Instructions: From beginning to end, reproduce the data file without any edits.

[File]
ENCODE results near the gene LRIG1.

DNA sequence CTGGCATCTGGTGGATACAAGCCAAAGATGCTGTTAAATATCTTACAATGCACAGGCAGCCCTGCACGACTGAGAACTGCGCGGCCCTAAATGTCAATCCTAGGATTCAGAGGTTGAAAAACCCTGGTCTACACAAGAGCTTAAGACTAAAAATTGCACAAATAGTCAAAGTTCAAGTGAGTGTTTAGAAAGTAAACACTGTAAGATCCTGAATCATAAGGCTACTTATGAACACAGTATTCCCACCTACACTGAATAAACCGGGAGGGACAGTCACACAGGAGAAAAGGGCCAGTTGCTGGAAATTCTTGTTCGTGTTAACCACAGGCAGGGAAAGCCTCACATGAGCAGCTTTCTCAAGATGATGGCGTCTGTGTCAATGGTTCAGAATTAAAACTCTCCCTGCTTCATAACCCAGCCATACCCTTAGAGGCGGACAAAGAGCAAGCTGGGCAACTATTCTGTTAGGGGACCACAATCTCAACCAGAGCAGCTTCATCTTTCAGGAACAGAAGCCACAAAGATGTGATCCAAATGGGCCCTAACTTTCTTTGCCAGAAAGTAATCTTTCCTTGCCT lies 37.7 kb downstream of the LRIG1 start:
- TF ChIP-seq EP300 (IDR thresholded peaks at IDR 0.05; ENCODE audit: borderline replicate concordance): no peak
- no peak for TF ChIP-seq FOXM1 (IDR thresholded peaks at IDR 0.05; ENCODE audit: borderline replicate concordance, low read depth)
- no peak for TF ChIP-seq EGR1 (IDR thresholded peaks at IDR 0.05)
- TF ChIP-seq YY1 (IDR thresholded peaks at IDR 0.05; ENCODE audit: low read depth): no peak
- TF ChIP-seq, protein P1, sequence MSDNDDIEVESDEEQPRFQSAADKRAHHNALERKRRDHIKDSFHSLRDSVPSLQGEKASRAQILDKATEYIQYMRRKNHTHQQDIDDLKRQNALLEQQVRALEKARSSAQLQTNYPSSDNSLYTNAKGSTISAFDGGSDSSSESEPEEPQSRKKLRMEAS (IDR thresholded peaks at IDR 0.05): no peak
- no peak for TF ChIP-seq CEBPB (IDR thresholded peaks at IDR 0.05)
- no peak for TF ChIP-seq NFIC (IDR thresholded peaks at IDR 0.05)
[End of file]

ENCODE results near the gene LRIG1.

DNA sequence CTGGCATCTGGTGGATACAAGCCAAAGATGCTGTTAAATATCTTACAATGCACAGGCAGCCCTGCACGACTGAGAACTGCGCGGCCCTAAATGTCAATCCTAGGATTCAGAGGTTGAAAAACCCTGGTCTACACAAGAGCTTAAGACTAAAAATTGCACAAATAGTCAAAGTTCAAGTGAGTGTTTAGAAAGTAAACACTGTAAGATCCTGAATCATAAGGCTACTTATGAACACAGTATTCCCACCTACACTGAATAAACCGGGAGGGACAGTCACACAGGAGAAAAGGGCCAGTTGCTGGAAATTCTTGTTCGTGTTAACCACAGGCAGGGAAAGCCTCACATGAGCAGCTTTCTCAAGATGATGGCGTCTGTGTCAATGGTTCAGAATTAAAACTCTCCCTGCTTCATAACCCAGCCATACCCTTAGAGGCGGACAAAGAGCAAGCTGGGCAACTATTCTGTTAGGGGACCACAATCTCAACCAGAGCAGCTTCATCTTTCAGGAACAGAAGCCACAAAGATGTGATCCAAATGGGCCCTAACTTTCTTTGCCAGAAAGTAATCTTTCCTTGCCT lies 37.7 kb downstream of the LRIG1 start:
- TF ChIP-seq EP300 (IDR thresholded peaks at IDR 0.05; ENCODE audit: borderline replicate concordance): no peak
- no peak for TF ChIP-seq FOXM1 (IDR thresholded peaks at IDR 0.05; ENCODE audit: borderline replicate concordance, low read depth)
- no peak for TF ChIP-seq EGR1 (IDR thresholded peaks at IDR 0.05)
- TF ChIP-seq YY1 (IDR thresholded peaks at IDR 0.05; ENCODE audit: low read depth): no peak
- TF ChIP-seq, protein P1, sequence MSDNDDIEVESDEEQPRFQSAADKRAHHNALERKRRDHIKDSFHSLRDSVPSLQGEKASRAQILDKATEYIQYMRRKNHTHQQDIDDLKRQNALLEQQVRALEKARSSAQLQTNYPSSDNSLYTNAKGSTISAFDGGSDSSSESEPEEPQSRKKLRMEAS (IDR thresholded peaks at IDR 0.05): no peak
- no peak for TF ChIP-seq CEBPB (IDR thresholded peaks at IDR 0.05)
- no peak for TF ChIP-seq NFIC (IDR thresholded peaks at IDR 0.05)